Bank branch construction resumes after stop orders

Nearly two weeks after an order from the state’s Labor Department halted construction, work has resumed on an Amity branch of Chase Bank, the retail arm of banking giant JPMorgan Chase.

The branch — which is located no more than 20 feet from the New Haven–Woodbridge town line on Amity Road — paused construction on March 14 when a stop-work order was issued to five companies involved in the project. The order came after a tip from the federal Occupational Safety and Health Administration led to a state investigation of the site on March 13, which revealed that the five companies could not provide records showing proof of workers’ compensation and suggested that they were misclassifying their employees as independent contractors.

In misclassifying its employees as independent subcontractors, a firm can circumvent laws requiring it to pay workers’ compensation and unemployment taxes and to report accurate information on their payrolls to the government. Workers’ compensation is a form of insurance that substitutes for wages if a worker is injured on the job and cannot work.

“We take it very seriously when an employer fails to recognize their workers as employees of their company,” State Labor Commissioner Sharon Palmer said in a statement on March 14, noting that the practice allows employers to “avoid providing certain protections, such as workers’ compensation. When an employer fails to pay for the proper coverage for injuries suffered on the job, and a worker gets hurt, the state’s taxpayers ultimately foot the bill.”

Stop-work orders mandate that companies cease all work at a construction site until the order is lifted. They also require the company to pay a $300 penalty for each day it failed to pay workers’ compensation. Once issued an order, a firm has 10 days to appeal. If it can show “proof of appropriate coverage,” according to the Department of Labor, construction on a site can resume.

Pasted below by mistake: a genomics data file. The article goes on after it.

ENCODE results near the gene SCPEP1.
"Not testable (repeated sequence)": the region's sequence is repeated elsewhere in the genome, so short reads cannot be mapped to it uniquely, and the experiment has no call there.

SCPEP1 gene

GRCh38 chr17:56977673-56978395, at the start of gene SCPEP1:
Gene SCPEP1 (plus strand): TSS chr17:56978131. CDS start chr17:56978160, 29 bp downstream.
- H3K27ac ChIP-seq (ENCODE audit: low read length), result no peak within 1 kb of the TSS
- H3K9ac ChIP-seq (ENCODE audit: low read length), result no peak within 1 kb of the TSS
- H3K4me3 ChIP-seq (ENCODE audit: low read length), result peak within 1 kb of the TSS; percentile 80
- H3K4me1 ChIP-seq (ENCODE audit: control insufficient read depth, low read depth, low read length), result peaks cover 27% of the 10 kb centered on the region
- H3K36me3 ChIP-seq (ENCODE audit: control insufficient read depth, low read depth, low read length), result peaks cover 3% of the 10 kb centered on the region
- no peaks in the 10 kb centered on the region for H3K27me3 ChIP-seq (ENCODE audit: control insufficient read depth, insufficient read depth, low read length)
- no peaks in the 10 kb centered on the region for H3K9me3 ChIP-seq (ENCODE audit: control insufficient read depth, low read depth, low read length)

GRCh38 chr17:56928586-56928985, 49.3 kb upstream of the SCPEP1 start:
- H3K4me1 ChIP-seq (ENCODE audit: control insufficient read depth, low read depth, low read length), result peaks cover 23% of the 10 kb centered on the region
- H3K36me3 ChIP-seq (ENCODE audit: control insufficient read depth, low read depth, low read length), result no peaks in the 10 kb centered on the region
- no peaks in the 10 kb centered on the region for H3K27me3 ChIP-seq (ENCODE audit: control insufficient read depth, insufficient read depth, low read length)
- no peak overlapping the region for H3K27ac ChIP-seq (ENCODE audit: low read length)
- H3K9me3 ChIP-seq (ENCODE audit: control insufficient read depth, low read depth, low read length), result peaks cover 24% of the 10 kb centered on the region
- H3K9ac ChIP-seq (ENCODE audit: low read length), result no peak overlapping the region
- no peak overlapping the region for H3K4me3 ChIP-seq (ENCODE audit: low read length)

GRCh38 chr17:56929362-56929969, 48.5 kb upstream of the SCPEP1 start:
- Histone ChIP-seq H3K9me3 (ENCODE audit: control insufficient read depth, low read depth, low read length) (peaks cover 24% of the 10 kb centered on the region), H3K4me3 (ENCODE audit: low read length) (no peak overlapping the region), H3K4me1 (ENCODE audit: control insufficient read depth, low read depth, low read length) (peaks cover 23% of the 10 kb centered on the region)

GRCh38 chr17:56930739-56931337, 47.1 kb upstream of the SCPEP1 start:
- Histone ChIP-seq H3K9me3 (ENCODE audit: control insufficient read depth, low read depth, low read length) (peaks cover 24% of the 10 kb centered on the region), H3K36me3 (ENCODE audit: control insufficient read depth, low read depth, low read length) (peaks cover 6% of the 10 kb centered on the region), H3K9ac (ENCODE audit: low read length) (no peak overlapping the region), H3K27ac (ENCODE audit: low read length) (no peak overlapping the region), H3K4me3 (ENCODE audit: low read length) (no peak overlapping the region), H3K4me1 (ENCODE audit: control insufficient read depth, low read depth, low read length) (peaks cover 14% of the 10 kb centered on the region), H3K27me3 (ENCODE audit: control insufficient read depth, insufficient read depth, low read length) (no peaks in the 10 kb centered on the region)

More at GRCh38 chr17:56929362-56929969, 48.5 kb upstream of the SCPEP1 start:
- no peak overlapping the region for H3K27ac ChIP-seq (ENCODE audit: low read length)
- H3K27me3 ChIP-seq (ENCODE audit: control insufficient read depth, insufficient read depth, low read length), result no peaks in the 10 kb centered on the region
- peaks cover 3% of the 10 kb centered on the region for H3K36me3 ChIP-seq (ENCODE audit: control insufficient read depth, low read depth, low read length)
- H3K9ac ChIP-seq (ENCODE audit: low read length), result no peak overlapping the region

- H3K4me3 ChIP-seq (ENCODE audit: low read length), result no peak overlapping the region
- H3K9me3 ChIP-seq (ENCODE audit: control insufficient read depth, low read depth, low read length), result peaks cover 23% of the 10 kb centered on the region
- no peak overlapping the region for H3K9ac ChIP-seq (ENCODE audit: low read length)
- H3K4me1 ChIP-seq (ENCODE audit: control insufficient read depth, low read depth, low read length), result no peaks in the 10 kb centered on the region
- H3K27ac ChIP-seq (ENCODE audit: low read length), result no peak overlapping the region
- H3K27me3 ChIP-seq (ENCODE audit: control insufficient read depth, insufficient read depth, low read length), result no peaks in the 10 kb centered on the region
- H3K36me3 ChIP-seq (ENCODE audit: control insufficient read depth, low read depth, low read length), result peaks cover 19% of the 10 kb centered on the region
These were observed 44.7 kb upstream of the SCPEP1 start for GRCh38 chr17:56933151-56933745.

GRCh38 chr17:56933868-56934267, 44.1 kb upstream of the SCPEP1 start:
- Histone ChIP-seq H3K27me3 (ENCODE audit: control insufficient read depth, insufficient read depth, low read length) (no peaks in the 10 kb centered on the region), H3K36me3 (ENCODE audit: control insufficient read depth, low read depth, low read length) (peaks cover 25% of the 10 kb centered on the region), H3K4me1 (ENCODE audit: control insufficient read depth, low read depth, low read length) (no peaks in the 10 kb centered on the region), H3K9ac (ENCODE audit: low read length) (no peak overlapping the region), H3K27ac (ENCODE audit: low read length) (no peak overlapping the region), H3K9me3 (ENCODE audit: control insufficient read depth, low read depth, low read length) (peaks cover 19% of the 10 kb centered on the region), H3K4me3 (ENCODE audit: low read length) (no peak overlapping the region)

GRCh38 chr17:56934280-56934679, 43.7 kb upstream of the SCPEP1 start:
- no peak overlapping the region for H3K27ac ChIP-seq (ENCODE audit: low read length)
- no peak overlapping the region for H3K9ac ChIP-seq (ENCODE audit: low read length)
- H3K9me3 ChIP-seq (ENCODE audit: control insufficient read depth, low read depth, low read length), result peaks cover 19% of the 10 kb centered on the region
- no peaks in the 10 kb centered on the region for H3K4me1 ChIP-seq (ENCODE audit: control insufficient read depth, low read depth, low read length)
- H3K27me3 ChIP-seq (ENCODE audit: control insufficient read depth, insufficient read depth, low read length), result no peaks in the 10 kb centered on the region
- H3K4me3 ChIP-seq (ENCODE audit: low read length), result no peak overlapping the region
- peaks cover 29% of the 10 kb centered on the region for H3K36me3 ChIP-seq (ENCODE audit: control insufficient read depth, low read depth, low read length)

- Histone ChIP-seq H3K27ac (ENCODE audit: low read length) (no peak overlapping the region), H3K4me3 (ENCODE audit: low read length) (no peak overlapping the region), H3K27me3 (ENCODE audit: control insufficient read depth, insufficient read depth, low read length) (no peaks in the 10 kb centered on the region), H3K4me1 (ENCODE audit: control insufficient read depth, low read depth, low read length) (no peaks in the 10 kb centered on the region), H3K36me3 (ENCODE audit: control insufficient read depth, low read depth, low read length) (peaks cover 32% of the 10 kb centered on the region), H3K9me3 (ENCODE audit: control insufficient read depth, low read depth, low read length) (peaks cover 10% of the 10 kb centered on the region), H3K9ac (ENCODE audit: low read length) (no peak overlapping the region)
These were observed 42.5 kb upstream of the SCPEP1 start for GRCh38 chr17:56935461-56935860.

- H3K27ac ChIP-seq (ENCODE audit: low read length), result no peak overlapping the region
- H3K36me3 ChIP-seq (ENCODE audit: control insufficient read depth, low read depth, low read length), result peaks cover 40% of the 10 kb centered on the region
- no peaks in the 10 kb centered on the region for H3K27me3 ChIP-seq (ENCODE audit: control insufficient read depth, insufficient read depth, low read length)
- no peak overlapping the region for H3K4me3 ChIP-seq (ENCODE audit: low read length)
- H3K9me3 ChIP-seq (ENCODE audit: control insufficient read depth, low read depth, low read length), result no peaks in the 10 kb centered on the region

But in an apparent disconnect between JPMorgan Chase and the Department of Labor, construction at the site has since restarted, and several companies could be seen working on the project at 149 Amity Road Monday afternoon. According to Gary Pechie, the director of the Wage and Workplace Standards Division of the Department of Labor, the orders are yet to be lifted.

JPMorgan Chase spokeswoman Melissa Shuffield, however, said that only a day after the orders were issued, the labor violations were found only to apply to four subcontractors hired by general contractor Franchise Contractors, which have since been replaced. Shuffield said that the stop-work order for Franchise Contractors has been lifted, and Franchise Contractors remains the general contractor for the project.

Tyler Lazier, a project administrator for Franchise Contractors, confirmed Shuffield’s statement that the order had been lifted.

The state’s orders took JPMorgan Chase by surprise, Shuffield said. She noted that the bank had worked with Franchise Contractors several times before without incident. According to the contractor’s website, it has also built JPMorgan Chase branches in Staten Island, N.Y., Syracuse, N.Y., and East Brunswick, N.J., among other locations.

Shuffield said that JPMorgan Chase is in the process of making changes to how it oversees the construction of branches as a result of the stop-work orders.

“Based on this experience we are now making changes at JPMorgan Chase requiring all of our contractors to provide to us … the proper paperwork and documentation of their subcontractors,” Shuffield said.

Pechie said none of the five firms to which the state issued orders had received stop-work orders in the past.

The Connecticut Department of Labor began enforcing misclassification laws in October 2007. Since then, it has issued 872 stop-work orders across the state, according to the Department of Labor. The state has collected $513,000 in fines as a result.

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